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Looker: Great Expectations Meet Reality

Just because Looker's "Born In The Desert" doesn't have roaring power chords, a simple 4/4 backbeat or explicit aggression doesn't mean that there weren't plenty of songs like it that were categorized as punk during the late '70s. The do-it-yourself aesthetic of the time resulted in many different musical approaches, even if the quick codification of the canonical sound forced everything else underground to either die or eke out an existence long enough for "post-punk" music to arrive and make sense of it.

Perhaps that's why the synth whir and the chilly dispassion in Nicole Greco's vocal tempt comparison with new-wave instead. But there's immediacy to the harmonies and Morse-code guitar of "Born in the Desert," a seeming need to capture the noise in its purest form that draws most of all from first-wave D.I.Y. punk.

The song's momentum, on the other hand, is carried by the lyrical hook that starts it off: "We should know better, better, better / But we don't." It's not a chorus so much as a refrain that never quite goes away, and it identifies the song as addressing politics, whether geopolitical or interpersonal. Given the means and opportunity to do something positive, Greco sings, we're destined to fall short. Looker's victory lies in staring that fact dead in the eye — and, like the punks they are, singing right back into its face.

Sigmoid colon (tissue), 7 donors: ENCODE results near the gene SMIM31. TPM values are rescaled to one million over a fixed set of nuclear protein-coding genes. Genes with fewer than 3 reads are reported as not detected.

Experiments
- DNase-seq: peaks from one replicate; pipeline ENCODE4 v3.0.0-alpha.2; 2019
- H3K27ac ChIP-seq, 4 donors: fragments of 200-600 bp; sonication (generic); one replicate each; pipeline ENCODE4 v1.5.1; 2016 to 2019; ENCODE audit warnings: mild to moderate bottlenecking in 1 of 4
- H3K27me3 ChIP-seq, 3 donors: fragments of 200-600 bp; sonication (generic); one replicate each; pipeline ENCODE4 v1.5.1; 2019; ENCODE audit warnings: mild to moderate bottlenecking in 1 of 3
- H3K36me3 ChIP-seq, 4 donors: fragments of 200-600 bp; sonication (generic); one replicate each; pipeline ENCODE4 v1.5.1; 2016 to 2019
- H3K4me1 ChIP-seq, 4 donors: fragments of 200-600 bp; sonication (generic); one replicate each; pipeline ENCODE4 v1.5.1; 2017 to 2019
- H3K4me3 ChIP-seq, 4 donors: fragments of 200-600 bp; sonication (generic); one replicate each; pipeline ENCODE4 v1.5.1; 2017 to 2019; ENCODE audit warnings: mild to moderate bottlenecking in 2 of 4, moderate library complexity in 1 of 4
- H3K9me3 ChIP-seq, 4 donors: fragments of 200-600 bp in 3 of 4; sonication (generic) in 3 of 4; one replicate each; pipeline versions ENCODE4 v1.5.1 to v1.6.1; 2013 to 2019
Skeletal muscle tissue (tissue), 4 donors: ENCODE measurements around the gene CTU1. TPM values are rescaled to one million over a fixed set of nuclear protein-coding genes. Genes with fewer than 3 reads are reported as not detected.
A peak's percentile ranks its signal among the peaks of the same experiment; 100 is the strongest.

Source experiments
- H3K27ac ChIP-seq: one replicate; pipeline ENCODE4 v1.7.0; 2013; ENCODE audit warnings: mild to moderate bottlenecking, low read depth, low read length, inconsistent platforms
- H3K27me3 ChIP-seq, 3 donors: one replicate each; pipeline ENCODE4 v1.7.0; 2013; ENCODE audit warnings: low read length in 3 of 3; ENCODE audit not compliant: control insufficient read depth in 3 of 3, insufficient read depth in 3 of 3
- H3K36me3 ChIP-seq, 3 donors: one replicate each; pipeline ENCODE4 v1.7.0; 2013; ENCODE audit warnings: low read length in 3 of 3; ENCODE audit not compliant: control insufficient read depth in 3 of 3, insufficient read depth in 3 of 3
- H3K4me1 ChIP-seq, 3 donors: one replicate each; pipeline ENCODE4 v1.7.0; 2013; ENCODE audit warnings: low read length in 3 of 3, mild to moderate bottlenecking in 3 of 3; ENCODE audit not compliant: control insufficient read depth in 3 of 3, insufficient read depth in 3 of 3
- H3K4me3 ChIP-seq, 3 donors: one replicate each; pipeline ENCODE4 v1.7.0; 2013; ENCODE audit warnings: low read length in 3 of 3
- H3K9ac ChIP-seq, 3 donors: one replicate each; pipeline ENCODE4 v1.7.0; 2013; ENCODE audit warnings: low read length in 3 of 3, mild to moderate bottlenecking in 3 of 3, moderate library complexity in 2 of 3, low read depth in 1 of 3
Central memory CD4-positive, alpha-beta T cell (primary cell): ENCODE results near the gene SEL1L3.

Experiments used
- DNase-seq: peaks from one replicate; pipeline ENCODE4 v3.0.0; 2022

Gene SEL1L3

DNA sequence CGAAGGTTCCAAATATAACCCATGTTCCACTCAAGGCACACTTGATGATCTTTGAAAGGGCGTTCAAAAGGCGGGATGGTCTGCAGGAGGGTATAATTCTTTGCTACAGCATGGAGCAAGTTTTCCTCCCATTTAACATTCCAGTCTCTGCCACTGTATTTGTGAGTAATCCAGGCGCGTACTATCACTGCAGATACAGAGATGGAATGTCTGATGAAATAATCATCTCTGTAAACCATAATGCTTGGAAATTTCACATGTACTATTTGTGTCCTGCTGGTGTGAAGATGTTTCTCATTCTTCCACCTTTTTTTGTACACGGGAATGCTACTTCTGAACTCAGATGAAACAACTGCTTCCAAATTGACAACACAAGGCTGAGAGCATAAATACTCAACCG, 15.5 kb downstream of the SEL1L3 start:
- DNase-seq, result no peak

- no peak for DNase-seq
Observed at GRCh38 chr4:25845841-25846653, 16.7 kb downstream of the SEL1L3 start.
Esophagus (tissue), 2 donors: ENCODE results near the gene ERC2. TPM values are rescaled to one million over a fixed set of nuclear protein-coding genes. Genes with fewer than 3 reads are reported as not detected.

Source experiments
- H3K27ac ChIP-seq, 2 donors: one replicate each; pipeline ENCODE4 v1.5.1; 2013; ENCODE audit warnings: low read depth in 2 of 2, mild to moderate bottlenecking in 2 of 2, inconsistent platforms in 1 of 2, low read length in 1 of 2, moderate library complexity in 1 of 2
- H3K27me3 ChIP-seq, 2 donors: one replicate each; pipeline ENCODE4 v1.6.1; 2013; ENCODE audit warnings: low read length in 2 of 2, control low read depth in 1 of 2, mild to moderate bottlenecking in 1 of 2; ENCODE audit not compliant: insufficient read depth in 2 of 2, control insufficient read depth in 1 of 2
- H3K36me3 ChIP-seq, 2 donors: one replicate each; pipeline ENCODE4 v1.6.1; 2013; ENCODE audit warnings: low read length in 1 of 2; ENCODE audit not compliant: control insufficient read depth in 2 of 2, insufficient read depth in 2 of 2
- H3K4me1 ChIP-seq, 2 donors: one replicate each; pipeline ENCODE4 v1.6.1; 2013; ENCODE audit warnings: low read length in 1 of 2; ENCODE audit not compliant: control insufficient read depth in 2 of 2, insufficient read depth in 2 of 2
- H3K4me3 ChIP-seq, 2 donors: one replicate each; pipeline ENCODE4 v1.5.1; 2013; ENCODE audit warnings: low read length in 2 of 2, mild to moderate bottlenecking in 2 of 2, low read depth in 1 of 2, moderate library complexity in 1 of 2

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Marc Hirsh
Marc Hirsh lives in the Boston area, where he indulges in the magic trinity of improv comedy, competitive adult four square and music journalism. He has won trophies for one of these, but refuses to say which.